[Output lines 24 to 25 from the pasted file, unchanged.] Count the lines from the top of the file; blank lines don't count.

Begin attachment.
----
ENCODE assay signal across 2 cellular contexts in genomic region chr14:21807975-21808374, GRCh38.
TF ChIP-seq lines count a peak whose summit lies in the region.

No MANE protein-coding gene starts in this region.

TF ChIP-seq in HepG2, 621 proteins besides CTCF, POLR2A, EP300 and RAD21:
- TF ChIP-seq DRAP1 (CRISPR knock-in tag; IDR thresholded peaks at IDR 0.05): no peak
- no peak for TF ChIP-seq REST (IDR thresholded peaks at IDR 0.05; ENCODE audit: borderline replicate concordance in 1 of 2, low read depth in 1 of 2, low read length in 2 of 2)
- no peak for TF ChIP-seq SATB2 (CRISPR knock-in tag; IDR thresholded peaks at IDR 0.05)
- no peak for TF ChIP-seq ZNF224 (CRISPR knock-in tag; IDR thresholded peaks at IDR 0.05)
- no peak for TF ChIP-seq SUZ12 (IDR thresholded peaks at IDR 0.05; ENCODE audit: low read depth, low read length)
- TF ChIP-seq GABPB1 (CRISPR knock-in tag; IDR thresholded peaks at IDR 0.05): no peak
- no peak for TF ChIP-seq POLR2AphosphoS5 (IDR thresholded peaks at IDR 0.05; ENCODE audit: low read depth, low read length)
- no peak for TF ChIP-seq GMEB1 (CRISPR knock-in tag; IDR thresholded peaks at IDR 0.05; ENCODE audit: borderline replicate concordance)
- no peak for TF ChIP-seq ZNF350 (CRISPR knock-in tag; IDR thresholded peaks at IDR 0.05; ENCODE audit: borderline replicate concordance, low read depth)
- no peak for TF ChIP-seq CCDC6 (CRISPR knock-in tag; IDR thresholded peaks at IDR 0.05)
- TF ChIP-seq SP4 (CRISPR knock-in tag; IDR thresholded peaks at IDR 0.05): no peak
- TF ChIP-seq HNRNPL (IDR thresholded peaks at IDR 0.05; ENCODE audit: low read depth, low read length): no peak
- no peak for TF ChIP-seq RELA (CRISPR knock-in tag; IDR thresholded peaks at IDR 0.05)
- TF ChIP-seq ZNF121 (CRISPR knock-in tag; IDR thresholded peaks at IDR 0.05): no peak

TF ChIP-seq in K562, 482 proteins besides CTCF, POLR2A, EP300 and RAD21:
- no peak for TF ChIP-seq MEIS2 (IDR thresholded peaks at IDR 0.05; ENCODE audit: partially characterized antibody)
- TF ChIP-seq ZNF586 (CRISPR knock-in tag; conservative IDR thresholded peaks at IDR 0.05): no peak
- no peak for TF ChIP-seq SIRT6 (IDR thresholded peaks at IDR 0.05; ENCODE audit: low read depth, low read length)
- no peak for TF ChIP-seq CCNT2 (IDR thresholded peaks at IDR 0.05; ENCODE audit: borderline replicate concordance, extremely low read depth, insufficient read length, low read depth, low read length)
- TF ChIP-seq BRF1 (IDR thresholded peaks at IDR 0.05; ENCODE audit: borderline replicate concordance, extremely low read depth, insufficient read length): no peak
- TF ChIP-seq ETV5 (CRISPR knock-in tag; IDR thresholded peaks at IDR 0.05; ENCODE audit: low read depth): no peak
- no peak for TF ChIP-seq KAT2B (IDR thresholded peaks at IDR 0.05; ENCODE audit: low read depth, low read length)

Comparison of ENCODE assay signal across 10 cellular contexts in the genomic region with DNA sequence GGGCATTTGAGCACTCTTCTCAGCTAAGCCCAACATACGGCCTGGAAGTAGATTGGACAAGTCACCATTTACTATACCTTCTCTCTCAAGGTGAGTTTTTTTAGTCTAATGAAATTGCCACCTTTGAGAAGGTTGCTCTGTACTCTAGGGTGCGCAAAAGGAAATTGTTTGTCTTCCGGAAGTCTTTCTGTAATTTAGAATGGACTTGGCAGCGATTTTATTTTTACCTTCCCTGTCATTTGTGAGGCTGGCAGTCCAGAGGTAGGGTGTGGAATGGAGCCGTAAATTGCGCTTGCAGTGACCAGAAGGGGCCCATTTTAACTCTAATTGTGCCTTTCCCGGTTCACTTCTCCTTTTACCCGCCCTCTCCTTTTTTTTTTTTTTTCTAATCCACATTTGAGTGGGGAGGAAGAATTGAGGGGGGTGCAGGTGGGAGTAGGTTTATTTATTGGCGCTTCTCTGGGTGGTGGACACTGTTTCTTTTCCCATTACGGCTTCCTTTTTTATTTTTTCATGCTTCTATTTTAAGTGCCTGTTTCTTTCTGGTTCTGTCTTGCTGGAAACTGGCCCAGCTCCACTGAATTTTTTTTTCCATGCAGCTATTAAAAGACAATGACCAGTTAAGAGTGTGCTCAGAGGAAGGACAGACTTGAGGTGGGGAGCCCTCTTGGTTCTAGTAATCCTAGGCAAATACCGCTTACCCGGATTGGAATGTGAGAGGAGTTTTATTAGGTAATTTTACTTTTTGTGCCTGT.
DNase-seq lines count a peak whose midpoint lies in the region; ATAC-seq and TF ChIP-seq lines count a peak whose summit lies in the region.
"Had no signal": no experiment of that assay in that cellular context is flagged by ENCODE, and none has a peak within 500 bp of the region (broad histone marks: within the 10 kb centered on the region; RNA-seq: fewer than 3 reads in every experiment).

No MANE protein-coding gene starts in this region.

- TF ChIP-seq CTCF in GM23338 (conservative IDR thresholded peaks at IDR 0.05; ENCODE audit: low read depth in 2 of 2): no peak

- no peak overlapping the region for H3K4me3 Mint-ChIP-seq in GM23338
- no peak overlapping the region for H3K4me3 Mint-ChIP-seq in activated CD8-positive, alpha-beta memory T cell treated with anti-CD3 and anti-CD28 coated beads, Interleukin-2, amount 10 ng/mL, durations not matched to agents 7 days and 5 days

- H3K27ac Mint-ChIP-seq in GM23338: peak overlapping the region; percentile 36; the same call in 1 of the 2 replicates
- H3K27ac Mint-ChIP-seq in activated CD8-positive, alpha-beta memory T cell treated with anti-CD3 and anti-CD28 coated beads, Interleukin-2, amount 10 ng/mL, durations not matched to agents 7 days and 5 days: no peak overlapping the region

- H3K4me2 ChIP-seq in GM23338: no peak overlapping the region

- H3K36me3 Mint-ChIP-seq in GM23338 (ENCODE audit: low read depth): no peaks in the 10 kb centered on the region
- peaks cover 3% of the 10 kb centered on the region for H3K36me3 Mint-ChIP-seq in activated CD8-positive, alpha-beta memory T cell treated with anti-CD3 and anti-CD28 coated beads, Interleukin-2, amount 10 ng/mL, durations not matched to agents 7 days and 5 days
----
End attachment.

- TF ChIP-seq BRF1 (IDR thresholded peaks at IDR 0.05; ENCODE audit: borderline replicate concordance, extremely low read depth, insufficient read length): no peak
- TF ChIP-seq ETV5 (CRISPR knock-in tag; IDR thresholded peaks at IDR 0.05; ENCODE audit: low read depth): no peak